Tips to Classify and Cultivate Your Alpaca Fiber

Tips to Classify and Cultivate Your Alpaca Fiber

The most luxurious natural fiber available is Alpaca Fiber. It is superior to angora and even cashmere, for it is as soft, if not softer than cashmere, yet it will not pill and has better thermal properties. Alpaca hair is virtually hypoallergenic, as it does not contain lanolin like wool – lanolin is oily and holds in dust, mites and other microscopic allergens. The lack of lanolin also means that no chemicals or special washes are needed to prepare alpaca fleece for processing. Because of this pureness, even the most sensitive skin is not irritated by alpaca products.

Classifying by Color or Fineness

Color is the easiest thing to learn about classifying your fleece, yet there are areas where a color may seem to hover in between definitions. To start off, there are 22 colors that are recognized internationally. At this time, the majority of animals are white or faun. Grey and black are the most sought after colors, therefore easiest to sell. White is also very easy to market, because alpaca fiber takes to dyes very easily, so white is often used when dying the fleece.

A roan color is a solid base color like brown or black with white at the tips or white hairs growing amount the base color. Almost all back will have roaning in their coloring. Grey is a very popular color, and can range from very dark grey to a nearly white looking animal. Most greys will have small darker spots on them.

The other way to classify your fleece is to separate it by fineness. Fineness is the diameter of the individual hairs and is measured in microns. For comparison, a human hair is between 40-90 microns.

Alpaca fiber with a measurement of 18 or less microns is classified as Royal. Historically, this type of fiber was reserved exclusively for the Incan royalty.

Fiber with a measurement of 18 to 20 microns is classified as Baby or Superfine. This can be found mostly on alpacas of one year of age, their first cut.

The classification of Fine is given to alpaca fiber between 20 and 25 microns, and Medium for fiber between 25 and 30 microns. Both these types are easy to spin into yarn and are very soft. However over 30 microns, we then come into the category of Strong. Obviously not as fine as Fine or Medium, but nevertheless great for gloves, rugs and other rugged finished products.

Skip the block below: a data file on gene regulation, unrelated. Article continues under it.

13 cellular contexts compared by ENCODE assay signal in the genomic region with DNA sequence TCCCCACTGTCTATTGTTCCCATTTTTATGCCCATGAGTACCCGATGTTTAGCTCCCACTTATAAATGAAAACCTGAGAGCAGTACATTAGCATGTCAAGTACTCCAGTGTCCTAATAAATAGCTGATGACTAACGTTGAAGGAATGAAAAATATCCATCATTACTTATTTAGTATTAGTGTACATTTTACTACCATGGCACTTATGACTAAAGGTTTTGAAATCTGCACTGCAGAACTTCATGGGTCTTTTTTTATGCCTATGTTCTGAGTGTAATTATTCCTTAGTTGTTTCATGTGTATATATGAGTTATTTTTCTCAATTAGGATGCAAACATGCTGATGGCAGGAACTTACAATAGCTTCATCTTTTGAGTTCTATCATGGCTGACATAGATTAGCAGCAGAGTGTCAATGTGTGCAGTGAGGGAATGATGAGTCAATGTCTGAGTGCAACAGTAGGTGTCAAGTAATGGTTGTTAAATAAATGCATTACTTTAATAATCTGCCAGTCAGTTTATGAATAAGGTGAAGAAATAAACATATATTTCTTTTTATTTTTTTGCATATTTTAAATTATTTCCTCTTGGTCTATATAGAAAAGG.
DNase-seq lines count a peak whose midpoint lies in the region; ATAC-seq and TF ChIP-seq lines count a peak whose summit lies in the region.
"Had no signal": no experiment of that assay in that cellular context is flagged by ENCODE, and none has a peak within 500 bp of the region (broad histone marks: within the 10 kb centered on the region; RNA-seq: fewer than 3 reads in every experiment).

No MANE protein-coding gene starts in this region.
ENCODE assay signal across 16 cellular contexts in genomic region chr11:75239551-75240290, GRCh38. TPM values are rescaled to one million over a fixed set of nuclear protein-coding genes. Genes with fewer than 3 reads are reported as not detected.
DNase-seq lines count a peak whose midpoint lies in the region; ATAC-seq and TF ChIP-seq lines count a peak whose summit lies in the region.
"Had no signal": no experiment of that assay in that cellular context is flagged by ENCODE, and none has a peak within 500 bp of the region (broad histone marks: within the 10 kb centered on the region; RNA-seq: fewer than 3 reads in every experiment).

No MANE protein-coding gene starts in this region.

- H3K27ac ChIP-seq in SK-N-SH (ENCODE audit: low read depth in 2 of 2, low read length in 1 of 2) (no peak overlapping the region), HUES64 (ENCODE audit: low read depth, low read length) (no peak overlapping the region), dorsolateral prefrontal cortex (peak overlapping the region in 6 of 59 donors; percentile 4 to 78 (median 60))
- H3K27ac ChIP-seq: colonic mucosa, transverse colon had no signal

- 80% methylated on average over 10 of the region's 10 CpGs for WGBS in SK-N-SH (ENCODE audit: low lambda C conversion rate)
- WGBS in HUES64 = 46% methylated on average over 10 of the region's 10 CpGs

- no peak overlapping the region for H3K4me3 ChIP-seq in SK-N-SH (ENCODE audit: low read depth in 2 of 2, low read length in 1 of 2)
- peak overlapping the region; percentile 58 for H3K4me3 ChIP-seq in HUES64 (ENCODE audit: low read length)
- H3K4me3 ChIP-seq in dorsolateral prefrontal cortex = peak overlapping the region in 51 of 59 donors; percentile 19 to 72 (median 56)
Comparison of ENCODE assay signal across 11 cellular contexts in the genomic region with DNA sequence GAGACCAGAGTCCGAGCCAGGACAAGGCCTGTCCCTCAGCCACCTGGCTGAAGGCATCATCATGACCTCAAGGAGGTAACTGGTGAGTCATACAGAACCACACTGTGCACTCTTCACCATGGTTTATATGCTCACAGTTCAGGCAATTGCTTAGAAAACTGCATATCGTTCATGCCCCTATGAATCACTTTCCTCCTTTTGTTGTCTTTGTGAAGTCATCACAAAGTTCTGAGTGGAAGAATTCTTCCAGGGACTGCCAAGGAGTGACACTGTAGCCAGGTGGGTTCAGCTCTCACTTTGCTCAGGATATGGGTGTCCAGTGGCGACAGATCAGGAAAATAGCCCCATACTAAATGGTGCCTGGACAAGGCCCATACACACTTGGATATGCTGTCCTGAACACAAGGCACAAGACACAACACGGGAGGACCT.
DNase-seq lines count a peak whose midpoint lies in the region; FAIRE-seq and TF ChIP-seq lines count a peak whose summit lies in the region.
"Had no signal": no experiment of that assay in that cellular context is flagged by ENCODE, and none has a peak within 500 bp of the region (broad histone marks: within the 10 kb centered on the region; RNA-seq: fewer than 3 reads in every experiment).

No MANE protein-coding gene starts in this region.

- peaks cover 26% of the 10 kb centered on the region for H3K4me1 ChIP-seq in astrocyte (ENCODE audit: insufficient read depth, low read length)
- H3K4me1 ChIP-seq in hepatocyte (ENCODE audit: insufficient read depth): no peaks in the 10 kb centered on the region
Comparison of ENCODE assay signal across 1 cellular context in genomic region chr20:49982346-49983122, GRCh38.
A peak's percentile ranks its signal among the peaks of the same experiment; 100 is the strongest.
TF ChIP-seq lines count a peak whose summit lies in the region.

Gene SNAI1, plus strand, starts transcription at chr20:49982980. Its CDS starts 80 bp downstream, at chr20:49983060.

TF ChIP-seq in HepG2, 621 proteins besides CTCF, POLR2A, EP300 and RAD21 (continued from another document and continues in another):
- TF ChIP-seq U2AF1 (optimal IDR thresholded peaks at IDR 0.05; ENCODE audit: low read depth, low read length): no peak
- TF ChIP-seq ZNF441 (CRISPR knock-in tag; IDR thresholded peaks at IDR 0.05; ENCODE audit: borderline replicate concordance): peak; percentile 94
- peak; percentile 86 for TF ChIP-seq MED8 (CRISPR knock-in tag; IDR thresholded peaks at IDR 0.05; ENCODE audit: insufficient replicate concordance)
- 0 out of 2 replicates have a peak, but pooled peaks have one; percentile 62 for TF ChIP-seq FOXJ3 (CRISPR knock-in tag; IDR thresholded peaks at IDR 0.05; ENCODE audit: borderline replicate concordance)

The other classification is Mixed Pieces which are over 30 microns and are used for felting and decorative artistic products.


You must not groom your alpacas; brushing, pulling and even petting your alpacas too much can stretch the hair fibers. This affects the loft of the fleece, loft meaning here the ability of the hairs to return to “normal” after being stretched or squeezed, it can sometimes be referred to fluffiness, but this is less accurate. Because the scales on an alpaca hair all lay in the same direction, they do not spring back as strongly as wool might – making it more susceptible to being stretched out of shape – not springing back.

If you have enough pasture space, a great strategy is to put your alpacas on fresh grass pasture 3 weeks before shearing. This will allow any hay, twigs or other things that may be stuck in the fleece to naturally work their way out and you will have clean cuttings, ready for processing.

If you live in a humid climate, be sure your cut fleece is dry before bagging it to keep it free from mold and keep it smelling fresh for your clients. An inventive solution to this was shared by Deb Wright of Wright Choice Alpacas -on this until it is dried and ready to bag. You also have to ensure that you keep moths away from your fleece until you have time to classify it and prepare it for shipping or pickup. You could put a dryer sheet in with each bag to repel bugs.

A longer term strategy for cultivating quality fleece would be a breeding program, or buying animals bred for high quality fleece from a good breeding farm. Tracing breeding, keeping long term and detailed records, and honesty will assist a breeder to develop lines that are proven to provide quality fleece.

If a breeder realizes that the offspring of a certain alpaca are not producing quality animals, they should be pulled from the breeding stock, gelded if they are males. It will take years to make these determinations, this is why detailed record keeping and honesty in recording will pay off in the long run.

The animals that are not suitable for breeding stock can still be used for fleece production for the rest of their lives, an owner will still be able to make money from them. However if a breeding program has a goal of a certain quality of fleece, these animals should not be breeders. Even medium and strong fleece carry the wonderful traits of alpaca fiber, and there are many mills and artisans who will be glad to buy this alpaca fiber.